| 2016 |
School Complex in Nowy Żmigród
Spring School of Dialogue workshops in Nowy Żmigród allowed students to discover their village’s Jewish past. In the course of the sessions, students learned about history they knew virtually nothing about.
Nowy Żmigród is a large village in Podkarpacie area. Jews began to settle there around 16th century, when the village became property of Stadnicki family; they were attracted by the nearby trade route connecting Hungary and the Polish Crown. At the time, Jews were mostly trading wine, horses, grain and timber. They were tailors and milliners, they owned mills and taverns. Very quickly a Kahal was established; it is certain that a synagogue was built in 1606 and in all likelihood, the cemetery was opened in that same year. Documents state that by 1676 there were 33 Jewish families living in Nowy Żmigród; in early 18th century, another synagogue was erected. Jewish residents included merchants, jewelers, butchers, teachers as well as a rabbi, cantor and a musician. Over time, Jewish schools started to crop up.
Despite a large wave of Jewish migration to nearby Gorlice and Jasło, in 1870 the local Kehilla had 707 members in 1870 and by 1900, Jews comprised 56.1% of the local population. Many of them were Hassidim, followers of the tsaddik from Sącz. Sinaj Halberstam became the tsaddik of Nowy Żmigród in 1907; he died in the course of World War II in Siberia (the dynasty was continued in Israel by his son Aron).
In 1938, in the Jasło county parishes lived 6284 Jews, 1460 of whom lived in Nowy Żmigród itself. A Jewish library and reading hall, as well as political parties and youth organizations such as Mizrahi, Techiya, Akiba and Hanoar Hazioni, all existed in the village.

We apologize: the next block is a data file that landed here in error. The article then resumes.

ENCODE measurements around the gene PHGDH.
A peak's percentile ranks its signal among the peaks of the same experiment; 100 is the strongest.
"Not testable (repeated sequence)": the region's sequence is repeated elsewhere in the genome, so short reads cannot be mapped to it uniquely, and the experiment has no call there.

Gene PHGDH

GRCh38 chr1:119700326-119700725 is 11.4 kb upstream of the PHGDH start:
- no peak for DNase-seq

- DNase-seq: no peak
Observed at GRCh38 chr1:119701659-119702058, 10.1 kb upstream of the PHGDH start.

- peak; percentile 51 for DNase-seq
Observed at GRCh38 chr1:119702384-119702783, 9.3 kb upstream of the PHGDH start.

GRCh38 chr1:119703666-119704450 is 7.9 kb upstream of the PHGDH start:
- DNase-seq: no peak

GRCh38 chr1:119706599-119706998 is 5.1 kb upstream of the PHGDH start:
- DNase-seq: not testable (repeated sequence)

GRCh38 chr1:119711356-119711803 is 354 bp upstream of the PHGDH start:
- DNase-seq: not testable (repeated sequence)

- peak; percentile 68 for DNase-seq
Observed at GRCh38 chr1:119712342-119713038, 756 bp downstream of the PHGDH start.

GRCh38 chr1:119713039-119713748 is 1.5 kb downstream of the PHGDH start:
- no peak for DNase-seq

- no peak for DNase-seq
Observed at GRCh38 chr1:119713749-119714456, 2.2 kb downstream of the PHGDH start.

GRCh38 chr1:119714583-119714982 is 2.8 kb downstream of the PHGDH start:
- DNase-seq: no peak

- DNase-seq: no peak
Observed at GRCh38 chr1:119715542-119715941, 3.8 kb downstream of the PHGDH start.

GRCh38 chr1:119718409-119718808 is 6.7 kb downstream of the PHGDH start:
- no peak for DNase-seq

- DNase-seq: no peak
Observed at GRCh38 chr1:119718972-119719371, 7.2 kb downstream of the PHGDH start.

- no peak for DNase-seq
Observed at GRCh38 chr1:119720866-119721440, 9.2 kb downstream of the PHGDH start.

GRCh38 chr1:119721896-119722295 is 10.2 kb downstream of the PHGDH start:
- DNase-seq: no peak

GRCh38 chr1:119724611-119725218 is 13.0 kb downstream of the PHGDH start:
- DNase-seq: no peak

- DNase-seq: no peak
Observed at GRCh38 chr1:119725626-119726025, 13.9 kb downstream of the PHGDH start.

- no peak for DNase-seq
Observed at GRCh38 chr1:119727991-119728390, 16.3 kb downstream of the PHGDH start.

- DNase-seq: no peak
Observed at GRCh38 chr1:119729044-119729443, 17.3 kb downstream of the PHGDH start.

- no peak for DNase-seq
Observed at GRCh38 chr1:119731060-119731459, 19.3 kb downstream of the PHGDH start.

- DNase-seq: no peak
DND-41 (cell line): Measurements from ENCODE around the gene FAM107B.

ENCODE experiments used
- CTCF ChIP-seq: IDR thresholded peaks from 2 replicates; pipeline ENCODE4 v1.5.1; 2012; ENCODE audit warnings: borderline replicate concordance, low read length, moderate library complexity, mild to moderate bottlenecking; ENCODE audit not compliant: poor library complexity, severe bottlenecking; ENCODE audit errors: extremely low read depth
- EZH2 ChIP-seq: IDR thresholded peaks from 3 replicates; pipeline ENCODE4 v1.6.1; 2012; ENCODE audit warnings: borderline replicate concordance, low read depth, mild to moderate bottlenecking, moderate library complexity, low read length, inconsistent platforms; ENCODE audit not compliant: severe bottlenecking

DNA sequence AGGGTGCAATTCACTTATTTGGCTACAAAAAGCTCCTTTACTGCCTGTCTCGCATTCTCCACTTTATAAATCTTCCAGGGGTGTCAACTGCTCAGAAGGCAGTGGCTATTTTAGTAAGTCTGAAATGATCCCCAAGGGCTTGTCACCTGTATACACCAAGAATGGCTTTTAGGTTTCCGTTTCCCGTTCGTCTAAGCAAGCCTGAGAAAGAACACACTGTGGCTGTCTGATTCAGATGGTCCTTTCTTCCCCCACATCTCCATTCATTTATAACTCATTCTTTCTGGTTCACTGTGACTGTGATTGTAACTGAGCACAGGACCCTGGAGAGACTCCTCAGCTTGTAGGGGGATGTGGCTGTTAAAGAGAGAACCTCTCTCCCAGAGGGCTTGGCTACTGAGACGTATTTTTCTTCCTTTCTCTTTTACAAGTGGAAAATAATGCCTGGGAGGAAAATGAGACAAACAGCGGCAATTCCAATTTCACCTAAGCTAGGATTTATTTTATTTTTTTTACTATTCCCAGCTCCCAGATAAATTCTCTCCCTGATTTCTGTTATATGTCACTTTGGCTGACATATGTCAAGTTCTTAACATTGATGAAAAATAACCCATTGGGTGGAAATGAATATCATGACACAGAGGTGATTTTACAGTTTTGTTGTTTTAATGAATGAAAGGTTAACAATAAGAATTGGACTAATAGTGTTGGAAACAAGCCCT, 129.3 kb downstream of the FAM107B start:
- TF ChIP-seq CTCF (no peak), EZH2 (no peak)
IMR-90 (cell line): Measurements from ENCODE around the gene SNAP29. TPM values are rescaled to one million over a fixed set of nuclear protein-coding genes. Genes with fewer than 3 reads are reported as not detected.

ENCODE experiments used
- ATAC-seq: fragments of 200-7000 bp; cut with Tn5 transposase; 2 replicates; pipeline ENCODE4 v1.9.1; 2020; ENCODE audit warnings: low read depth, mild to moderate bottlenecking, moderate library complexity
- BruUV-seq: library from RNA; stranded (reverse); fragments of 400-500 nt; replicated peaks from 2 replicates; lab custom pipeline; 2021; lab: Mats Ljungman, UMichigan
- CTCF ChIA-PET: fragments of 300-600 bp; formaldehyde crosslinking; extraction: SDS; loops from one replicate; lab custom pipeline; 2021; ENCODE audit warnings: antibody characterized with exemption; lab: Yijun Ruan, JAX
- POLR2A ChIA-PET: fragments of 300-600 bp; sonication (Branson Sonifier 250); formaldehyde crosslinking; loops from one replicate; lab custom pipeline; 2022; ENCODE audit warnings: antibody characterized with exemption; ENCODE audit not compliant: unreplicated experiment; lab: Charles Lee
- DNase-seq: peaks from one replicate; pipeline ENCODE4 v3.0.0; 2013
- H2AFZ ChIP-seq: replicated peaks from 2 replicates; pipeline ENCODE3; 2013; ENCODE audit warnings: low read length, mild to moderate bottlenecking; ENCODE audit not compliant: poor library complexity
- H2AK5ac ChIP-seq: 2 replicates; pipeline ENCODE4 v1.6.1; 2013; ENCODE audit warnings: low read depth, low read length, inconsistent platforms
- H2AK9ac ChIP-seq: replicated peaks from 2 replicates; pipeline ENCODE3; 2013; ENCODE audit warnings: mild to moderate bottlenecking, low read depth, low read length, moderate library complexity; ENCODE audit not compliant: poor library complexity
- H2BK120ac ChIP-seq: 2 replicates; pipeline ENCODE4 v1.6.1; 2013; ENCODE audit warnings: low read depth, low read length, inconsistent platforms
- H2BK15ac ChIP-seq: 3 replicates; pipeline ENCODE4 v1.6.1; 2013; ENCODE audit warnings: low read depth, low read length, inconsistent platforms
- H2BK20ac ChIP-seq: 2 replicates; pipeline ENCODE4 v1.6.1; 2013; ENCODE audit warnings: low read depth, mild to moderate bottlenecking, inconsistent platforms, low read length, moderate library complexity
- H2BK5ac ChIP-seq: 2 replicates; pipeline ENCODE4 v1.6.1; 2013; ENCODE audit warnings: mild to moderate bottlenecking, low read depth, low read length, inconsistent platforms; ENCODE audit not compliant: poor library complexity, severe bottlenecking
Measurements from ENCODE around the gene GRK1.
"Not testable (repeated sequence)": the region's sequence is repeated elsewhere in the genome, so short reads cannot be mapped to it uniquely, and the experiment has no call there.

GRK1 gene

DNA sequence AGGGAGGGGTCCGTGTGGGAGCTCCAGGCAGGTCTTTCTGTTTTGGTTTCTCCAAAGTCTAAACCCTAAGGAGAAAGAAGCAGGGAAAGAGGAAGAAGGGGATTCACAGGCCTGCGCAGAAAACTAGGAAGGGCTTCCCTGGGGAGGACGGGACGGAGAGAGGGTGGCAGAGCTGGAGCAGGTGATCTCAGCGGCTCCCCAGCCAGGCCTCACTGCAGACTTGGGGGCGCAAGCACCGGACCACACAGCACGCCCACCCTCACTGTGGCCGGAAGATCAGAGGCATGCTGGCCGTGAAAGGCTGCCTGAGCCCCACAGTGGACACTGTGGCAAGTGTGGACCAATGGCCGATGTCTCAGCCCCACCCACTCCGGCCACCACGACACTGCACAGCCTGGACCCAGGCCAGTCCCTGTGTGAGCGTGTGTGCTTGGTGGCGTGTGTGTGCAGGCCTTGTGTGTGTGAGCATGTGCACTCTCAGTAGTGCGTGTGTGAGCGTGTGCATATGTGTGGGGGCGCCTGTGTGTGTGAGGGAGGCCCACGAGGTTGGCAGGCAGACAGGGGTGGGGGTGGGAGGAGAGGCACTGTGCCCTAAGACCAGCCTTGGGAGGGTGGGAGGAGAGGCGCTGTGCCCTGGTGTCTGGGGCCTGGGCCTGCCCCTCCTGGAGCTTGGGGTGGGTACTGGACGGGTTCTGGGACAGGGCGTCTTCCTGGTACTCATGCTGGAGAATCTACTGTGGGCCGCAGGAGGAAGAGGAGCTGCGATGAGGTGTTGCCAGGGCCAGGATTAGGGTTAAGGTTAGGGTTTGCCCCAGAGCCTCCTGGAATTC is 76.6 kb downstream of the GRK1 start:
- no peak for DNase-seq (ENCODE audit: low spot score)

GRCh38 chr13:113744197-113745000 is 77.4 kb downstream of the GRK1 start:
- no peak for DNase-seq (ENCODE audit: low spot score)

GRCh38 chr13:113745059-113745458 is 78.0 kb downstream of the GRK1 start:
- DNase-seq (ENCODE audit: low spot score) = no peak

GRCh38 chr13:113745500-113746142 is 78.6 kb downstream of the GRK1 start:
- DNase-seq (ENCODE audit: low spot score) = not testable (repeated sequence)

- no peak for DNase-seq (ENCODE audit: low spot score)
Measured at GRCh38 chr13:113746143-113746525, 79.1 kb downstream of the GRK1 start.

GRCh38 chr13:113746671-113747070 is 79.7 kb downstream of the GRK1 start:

The German army entered Nowy Żmigród in September 1939, registered all local Jews and thwarted activities of all Jewish associations. In the spring of 1940, Gestapo and German military police executed 150 Jews in the village, who were later buried in a mass grave at the local Jewish cemetery. In 1941, 800 local Jews were locked inside the German-created ghetto. The ghetto also became home for Jews from Osieka, Krempna and a group deported from Krosno. In early 1942, Gestapo began holding executions at the Jewish cemetery. On July 7, 1942, in the course of liquidation of Nowy Żmigród ghetto that ultimately had 2800 residents, 1257 Jews were muredered in Hałbów (among them rabbi Aron Halberstam) and another 40 at the local Jewish cemetery. One week later, over 500 people were sent to Płaszów camp and on August 15, another 150 people were deported to the camp in Zasław. In the fall of 1942, those remaining in the ghetto were taken to Bełżec death camp.
The issue of diversity and who the term “Jew” can applied to stirred the greatest interest among students. What is contemporary Jewish identity like in Poland as compared to that in the United States and Israel?
In the course of preparations for a walking tour organized for other students from their school, School of Dialogue participants tried to reconstruct the townscape of prewar Nowy Żmigród. They searched for information online, looked in the library, asked local historians. They wandered around, visited Hałbów, took a stroll through the Jewish cemetery and approached senior residents, trying to uncover memories of Jewish owners of market square stores and workshops.